From the Vault: Programming and Subtitling

The increasing difficulties that our national film culture faces – in particular, a lack of resources and finances – is an obstacle that prevents us from creating films. There are, however, other difficulties that keep us from sharing the films we already have with the rest of the world. In this sense, these problems are self-inflicted.

These difficulties come in the form of a lack of programming in theatres and a lack of subtitles on home media. The most important thing, in terms of having our films seen, is access. The lack of access prevents audiences from seeing films that are part of our culture and restricts our culture in establishing a sense of identity.

The older generation remembers watching Armenian films as they were released. They also grew up watching older films on television, such as Pepo. These films were engrained into their sense of culture. They grew up knowing these characters and stories and anticipated new film releases. The younger generation, however, and the Diaspora, in particular, is less familiar with these films. The lack of access to these films keeps us from seeing these works and learning from them. 

The production of more films will shape our national film culture, but that itself will take time. The other option we have in shaping our film culture is to share the films that we currently have with audiences. If the Alex Theatre, for instance, began programming Armenian films and screened a film a month, audiences would be reintroduced to these films. The older generation would flock to the theater to see films they haven’t seen in years, whereas the young generation will have an opportunity to see films they otherwise never knew existed.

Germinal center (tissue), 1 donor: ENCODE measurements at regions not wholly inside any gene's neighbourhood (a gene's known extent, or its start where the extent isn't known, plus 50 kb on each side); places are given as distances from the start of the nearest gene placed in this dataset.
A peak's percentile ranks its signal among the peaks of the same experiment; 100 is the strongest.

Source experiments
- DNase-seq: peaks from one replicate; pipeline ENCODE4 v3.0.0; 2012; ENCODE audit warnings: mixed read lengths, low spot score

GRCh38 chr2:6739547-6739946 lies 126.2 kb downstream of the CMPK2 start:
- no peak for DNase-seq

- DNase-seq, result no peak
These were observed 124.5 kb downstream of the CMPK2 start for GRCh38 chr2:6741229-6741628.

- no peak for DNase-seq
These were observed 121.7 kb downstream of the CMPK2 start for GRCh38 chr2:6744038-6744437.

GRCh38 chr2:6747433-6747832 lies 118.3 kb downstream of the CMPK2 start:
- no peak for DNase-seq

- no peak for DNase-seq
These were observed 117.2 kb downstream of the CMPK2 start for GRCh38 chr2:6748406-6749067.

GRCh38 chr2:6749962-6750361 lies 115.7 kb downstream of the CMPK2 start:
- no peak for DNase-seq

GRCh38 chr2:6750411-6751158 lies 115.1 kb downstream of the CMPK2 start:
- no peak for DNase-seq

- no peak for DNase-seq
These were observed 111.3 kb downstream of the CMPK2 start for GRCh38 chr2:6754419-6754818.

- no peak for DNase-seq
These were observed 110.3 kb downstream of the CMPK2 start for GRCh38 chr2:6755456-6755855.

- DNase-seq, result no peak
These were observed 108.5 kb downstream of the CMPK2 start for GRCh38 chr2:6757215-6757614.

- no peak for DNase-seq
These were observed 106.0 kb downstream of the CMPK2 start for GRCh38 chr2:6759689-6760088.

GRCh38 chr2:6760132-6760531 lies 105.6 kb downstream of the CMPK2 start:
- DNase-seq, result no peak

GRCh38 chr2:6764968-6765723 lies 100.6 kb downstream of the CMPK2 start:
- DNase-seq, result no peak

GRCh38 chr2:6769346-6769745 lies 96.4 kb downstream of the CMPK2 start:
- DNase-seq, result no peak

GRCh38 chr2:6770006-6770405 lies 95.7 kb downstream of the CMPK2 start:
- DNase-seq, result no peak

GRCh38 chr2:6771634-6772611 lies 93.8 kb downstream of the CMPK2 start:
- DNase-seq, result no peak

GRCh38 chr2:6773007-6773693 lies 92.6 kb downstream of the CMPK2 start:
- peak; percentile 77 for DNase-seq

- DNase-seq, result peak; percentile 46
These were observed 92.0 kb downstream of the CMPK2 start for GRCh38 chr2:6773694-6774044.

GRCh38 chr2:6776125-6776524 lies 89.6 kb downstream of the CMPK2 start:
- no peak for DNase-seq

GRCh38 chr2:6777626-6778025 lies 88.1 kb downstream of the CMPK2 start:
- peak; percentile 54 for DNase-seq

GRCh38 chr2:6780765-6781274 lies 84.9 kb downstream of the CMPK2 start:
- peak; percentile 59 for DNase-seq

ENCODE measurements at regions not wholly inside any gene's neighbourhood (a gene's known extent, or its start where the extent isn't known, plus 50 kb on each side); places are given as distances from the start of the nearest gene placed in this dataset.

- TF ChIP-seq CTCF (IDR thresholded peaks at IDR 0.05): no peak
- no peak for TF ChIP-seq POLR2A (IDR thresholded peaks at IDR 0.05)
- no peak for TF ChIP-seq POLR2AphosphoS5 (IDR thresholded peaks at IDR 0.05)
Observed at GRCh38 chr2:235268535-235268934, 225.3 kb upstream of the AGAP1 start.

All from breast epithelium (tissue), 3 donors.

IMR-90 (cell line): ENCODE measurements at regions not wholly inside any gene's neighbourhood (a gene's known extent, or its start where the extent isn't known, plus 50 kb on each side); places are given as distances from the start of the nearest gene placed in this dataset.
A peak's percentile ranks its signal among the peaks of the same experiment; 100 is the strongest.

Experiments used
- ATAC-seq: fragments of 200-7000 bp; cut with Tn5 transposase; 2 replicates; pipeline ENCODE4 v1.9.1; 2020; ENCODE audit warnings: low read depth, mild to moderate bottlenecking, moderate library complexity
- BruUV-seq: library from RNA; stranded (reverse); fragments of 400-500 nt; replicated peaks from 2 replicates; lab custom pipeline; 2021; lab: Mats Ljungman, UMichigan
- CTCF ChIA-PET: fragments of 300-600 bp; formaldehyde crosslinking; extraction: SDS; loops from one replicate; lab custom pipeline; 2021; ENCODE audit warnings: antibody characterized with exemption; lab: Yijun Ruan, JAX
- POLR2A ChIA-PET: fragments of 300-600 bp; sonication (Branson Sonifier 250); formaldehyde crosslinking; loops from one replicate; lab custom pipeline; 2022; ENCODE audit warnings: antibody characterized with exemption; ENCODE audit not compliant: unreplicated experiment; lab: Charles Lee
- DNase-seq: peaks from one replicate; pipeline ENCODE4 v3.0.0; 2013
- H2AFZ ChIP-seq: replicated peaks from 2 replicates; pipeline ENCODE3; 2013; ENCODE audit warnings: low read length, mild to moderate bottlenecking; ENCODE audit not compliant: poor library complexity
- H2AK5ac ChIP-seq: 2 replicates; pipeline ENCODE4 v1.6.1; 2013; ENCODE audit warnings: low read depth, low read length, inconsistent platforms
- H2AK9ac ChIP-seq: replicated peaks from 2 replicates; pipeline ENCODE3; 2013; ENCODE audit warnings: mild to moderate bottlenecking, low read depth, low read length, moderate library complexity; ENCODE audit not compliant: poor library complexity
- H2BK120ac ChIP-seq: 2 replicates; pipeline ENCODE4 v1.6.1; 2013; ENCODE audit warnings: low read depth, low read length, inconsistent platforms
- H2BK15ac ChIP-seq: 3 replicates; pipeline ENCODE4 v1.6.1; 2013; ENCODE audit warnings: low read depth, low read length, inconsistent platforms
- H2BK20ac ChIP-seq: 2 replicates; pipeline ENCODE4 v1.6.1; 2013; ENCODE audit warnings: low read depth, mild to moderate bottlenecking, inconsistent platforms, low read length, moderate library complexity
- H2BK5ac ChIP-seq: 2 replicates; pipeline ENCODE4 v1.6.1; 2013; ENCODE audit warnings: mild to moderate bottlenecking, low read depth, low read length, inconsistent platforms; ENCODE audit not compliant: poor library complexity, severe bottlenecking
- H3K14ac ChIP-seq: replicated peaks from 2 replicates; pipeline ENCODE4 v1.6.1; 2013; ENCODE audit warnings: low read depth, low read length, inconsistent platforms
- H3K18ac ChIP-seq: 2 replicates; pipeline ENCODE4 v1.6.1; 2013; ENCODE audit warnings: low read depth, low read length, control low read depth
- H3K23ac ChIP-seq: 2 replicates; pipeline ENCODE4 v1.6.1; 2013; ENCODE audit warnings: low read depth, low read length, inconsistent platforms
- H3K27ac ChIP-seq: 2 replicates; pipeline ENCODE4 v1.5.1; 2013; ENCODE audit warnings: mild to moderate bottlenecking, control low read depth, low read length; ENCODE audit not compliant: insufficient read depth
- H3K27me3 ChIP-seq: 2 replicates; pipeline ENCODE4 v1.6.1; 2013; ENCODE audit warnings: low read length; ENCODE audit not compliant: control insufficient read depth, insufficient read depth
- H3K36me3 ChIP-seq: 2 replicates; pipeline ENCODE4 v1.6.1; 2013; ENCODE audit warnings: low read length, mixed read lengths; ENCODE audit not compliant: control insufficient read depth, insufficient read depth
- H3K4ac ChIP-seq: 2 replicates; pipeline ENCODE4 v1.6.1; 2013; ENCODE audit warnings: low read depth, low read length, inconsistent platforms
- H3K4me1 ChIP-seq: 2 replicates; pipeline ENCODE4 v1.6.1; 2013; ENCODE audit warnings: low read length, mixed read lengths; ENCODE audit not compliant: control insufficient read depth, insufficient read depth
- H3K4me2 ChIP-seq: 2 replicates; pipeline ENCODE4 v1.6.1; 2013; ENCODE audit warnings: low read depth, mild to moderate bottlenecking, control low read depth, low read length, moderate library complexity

There are a number of revival theatres that program and screen films of all cultures. There are film festivals that focus on programming international films for audiences. The only opportunity, at the present moment, that allows classic Armenian films to shine on the big screen is the Arpa International Film Festival. If we could, however, interest theatres to begin programming Armenian films, this will create a venue for sharing these films.

This, then, brings up the question of, how these films would be screened. This ties into the second problem we face, which comes in the form of our only other way of consuming media; DVDs. These films, many of which are available on DVD, lack an option for subtitles. If theatres begin screening these films, DVDs are one of their few options, unless a print of the film is available. The lack of a subtitle option, however, becomes problematic. This prevents non-Armenians from discovering Armenian cinema; all foreign films available online can be purchased and watched, regardless of language, because almost all are equipped with English subtitles. The few Armenian films we have on DVD lack an option of subtitles. This problem – which is an easy fix – prevents us from sharing our films with the rest of the world.

The resolution of these issues, both of which have simple solutions, will allow our current line of films reach a wider audience. These films have been ignored, but if given a chance, these films will captivate audiences, now more than ever, because of their minimalism. These are measures we can take upon ourselves, because instead of being the source of our own problems, we can take responsibility and make sure the rest of the world sees what we have to offer in terms of cinema.